There is a new generation of Nigerian writers who are making waves in different parts of the world. To say the least, you will find a Nigerian name almost every prestigious literary prize from the Nobel prize for Literature to the Man Booker Prize, The Caine Prize for African writing, among others.
For any traveler who wants something to read on the road but may be in a dilemma on which Nigerian book title to select, Jovago, Africa’s No.1 hotel booking portal rounds up 5 addictive books written by authors in Nigeria to read while traveling. You can pick your choice in bookshops around Lagos.
Things Fall Apart
Things Fall Apart may not be classified as a new generation read but it is an evergreen book that can be enjoyed by everyone, including an avid traveler. The book was written by Chinua Achebe in 1958. It chronicles the life of Okonkwo whose craze for greatness triggered a chain of events which had a lasting impact on his life. One thing makes the book unique was Achebe’s use of proverbs complemented by its thrilling Igbo setting. Things Fall Apart is credited with unveiling African literature to the world.
Half of a Yellow Sun
This is a perfect book for every traveler. It offers an enthralling account of the Biafran war between 1967 and 1970 in Nigeria. It was written by Chimamanda Ngozi Adichie. It takes readers through the emotional encounters of Odenigbo-a Mathematics Professor and a revolutionary at Nsukka University; Ugwu-Odenigbo’s Houseboy, Olanna-Odenigbo’s Mistress and Kainene (Olanna’s sister) during the war. You will be engrossed by Adichie’s sterling narration as you will be left wondering what happened to Kainene.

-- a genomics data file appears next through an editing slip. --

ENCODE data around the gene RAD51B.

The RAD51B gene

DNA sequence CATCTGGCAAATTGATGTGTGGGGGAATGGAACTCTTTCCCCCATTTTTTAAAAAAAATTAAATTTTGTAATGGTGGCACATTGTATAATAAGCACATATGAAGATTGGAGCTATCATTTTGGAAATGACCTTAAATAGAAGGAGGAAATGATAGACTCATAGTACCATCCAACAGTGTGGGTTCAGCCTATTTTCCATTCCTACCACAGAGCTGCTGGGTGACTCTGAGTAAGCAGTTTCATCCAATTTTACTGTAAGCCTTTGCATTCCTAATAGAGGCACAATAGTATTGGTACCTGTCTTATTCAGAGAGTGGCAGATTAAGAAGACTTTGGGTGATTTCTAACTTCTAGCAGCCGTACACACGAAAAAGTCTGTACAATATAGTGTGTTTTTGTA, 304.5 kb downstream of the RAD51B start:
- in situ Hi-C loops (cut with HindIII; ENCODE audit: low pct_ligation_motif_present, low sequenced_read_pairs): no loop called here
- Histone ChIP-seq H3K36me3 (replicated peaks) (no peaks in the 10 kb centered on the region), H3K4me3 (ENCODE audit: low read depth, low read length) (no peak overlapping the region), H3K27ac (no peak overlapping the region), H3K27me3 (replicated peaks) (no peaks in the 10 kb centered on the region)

Joys of Motherhood
Joys of Motherhood is weaved around the terrifying experiences of the African woman. The opening chapter catches the attention of the reader which is about a young woman running like Usain Bolt to a bridge to commit suicide because she just lost her child. She was only rescued by her husband’s friend who recognized her. The story unfolds as the story drives readers through the struggles of women including her painstaking effort to provide for her children. At the end, what will the reward for her struggles? Buchi Emecheta’s Joys of Motherhood with tell you more.
Everything Good will Come
If you want a bit of inspirational read on the road or on board, Everything Good Will Come by Sefi Atta is your best pick. It is set against the backdrop of the military rule in Nigeria in the 1970s and efforts to bring down the military government and end the repression of women.
Set five years after the 9/11, it follows the life of Julius, a young Nigerian graduate doing his residency in Manhattan. He found it difficult to integrate himself into his new foundAmericanness, thus began to wander the streets. This aimless wandering offered him a very much deserved break from his daily routine as a medic. It also enables him to console himself on his recent breakup with his girlfriend. These encounters during his wandering meeting different people and culture largely shape him.